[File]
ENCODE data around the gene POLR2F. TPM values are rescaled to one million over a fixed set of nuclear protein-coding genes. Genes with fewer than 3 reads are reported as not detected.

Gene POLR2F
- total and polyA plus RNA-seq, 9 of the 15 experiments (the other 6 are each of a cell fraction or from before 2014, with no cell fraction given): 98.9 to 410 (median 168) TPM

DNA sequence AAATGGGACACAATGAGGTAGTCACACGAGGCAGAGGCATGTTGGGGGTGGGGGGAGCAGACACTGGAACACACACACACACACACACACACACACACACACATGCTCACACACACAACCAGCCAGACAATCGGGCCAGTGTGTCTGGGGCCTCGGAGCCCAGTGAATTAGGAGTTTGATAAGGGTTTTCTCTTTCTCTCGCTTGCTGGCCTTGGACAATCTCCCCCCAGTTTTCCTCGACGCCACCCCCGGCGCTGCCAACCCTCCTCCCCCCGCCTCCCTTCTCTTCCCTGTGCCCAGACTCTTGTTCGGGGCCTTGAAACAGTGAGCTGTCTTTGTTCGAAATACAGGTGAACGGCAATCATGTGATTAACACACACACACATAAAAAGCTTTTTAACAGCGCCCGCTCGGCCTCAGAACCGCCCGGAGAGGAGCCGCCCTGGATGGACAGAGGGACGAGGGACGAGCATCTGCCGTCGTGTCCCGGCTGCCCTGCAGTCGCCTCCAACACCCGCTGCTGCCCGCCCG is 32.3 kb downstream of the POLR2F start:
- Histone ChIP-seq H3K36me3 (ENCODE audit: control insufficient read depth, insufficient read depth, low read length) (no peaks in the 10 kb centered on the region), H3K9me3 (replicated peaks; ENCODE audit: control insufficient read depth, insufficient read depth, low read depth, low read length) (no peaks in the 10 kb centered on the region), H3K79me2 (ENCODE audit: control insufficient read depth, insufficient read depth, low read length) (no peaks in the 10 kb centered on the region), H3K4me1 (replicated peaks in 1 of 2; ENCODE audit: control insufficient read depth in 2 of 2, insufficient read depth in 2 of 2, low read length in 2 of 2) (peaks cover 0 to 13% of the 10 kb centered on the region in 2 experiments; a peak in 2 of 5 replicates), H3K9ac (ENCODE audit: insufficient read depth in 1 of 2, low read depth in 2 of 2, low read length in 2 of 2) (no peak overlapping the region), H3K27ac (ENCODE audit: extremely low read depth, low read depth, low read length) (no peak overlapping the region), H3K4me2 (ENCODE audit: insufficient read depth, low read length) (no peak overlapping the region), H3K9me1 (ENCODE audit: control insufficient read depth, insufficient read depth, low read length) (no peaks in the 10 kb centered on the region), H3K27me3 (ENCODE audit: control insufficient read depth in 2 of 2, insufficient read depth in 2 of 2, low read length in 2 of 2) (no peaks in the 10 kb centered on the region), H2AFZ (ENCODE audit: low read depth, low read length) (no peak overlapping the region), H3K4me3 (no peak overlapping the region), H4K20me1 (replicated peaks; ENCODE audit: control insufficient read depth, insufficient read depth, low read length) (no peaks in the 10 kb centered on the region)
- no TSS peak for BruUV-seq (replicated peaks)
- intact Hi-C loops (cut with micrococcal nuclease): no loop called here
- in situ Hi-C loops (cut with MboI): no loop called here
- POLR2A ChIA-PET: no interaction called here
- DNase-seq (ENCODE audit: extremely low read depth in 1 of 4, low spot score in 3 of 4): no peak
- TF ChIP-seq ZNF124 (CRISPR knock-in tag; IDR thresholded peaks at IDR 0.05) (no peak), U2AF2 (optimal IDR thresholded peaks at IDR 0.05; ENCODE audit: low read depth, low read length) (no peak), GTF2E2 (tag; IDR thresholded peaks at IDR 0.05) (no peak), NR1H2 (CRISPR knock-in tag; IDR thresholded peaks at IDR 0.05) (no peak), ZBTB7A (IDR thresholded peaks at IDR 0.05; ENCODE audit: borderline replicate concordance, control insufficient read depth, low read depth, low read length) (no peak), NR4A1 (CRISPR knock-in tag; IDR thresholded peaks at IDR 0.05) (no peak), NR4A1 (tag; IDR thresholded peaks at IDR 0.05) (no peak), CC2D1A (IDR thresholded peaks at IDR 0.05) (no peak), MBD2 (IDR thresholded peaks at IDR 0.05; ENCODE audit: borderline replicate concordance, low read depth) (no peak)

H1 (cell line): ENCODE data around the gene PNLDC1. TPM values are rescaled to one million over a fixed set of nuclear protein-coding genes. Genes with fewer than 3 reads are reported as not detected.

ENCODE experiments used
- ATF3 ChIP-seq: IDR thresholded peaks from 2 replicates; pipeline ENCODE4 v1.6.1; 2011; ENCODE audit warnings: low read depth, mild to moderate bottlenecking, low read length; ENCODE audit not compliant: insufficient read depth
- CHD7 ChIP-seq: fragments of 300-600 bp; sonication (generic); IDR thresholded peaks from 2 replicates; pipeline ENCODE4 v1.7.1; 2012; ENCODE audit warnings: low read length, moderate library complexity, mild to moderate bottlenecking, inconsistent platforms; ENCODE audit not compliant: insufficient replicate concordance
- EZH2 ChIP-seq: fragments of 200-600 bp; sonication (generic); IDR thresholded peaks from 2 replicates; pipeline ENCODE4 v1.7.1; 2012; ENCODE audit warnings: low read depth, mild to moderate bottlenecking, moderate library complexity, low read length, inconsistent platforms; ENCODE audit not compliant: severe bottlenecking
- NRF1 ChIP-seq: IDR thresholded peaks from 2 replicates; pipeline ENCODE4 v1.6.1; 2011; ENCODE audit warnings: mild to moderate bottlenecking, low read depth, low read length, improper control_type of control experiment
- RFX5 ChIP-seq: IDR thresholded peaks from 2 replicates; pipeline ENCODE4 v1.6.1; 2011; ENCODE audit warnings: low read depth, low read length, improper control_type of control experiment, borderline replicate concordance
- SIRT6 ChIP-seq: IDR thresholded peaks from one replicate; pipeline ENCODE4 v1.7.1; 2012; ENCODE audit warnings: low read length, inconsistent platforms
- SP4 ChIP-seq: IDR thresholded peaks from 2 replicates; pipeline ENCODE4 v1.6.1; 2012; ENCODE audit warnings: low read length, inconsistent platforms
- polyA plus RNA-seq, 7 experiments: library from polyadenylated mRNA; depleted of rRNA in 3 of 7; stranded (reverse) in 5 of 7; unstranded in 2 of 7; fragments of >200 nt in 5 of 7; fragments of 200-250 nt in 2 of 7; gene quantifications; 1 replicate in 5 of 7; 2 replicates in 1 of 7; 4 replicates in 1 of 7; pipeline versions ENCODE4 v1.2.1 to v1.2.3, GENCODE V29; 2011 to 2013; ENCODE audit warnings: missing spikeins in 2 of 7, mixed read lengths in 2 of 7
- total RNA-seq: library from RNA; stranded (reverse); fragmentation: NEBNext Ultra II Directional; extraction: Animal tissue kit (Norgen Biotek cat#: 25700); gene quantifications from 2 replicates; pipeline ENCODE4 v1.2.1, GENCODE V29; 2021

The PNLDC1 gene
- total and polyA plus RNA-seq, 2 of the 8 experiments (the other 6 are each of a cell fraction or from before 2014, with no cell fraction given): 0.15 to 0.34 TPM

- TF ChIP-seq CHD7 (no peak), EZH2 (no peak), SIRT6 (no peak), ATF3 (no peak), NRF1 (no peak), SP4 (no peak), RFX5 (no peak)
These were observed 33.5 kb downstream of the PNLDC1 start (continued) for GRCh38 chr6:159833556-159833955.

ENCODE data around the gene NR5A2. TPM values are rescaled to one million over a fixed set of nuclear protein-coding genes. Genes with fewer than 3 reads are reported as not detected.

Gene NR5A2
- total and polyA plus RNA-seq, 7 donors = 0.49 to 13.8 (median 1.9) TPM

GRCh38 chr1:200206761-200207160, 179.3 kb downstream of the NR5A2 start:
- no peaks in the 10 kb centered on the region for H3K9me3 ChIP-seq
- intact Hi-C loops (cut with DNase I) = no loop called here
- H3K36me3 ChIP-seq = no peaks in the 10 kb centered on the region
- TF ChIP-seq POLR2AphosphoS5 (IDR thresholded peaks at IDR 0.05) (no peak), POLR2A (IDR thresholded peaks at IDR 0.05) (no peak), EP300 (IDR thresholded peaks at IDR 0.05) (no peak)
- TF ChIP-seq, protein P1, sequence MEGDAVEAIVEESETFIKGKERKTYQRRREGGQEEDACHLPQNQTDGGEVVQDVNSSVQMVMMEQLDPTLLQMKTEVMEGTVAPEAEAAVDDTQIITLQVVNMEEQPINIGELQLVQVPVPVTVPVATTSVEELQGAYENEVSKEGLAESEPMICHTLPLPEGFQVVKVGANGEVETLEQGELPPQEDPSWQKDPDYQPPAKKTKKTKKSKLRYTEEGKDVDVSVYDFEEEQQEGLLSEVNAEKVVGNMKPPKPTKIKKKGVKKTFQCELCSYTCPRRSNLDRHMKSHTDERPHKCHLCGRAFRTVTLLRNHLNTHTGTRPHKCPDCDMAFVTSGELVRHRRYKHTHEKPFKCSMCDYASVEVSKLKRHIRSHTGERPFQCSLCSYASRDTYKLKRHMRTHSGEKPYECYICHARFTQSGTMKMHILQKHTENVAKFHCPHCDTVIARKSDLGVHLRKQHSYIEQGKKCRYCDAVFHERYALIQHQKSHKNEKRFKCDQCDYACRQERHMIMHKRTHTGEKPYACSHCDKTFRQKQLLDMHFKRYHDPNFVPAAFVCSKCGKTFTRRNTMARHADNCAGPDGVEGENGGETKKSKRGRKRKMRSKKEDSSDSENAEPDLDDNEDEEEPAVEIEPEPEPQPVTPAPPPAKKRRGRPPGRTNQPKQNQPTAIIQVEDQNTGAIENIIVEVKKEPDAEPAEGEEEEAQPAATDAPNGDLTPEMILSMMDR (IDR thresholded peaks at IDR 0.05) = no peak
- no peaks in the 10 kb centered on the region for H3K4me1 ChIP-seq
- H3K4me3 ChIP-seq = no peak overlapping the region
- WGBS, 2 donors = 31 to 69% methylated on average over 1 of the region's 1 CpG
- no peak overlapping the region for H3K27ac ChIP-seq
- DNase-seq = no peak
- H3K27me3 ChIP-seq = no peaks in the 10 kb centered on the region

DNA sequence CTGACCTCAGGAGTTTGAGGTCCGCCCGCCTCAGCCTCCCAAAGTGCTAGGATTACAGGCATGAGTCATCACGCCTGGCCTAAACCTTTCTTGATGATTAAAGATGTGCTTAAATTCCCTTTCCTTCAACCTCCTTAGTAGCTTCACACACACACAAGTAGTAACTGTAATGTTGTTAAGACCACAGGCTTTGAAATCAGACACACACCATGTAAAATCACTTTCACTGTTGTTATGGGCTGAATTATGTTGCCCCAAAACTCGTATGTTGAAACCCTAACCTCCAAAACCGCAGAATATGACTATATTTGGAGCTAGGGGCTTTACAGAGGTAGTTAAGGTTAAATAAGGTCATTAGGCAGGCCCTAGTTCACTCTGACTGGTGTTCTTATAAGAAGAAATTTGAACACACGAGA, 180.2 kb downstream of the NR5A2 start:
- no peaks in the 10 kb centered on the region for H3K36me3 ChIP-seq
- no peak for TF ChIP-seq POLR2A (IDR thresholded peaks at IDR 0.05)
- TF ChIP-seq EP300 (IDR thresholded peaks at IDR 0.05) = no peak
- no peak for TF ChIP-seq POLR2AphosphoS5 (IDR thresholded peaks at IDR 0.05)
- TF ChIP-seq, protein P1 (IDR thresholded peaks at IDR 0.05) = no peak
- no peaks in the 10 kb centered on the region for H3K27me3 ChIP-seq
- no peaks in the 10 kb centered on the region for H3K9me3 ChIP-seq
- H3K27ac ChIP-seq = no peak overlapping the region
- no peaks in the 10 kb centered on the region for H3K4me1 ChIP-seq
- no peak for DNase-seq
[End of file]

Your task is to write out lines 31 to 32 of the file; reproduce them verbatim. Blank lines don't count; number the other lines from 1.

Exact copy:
- no peaks in the 10 kb centered on the region for H3K9me3 ChIP-seq
- intact Hi-C loops (cut with DNase I) = no loop called here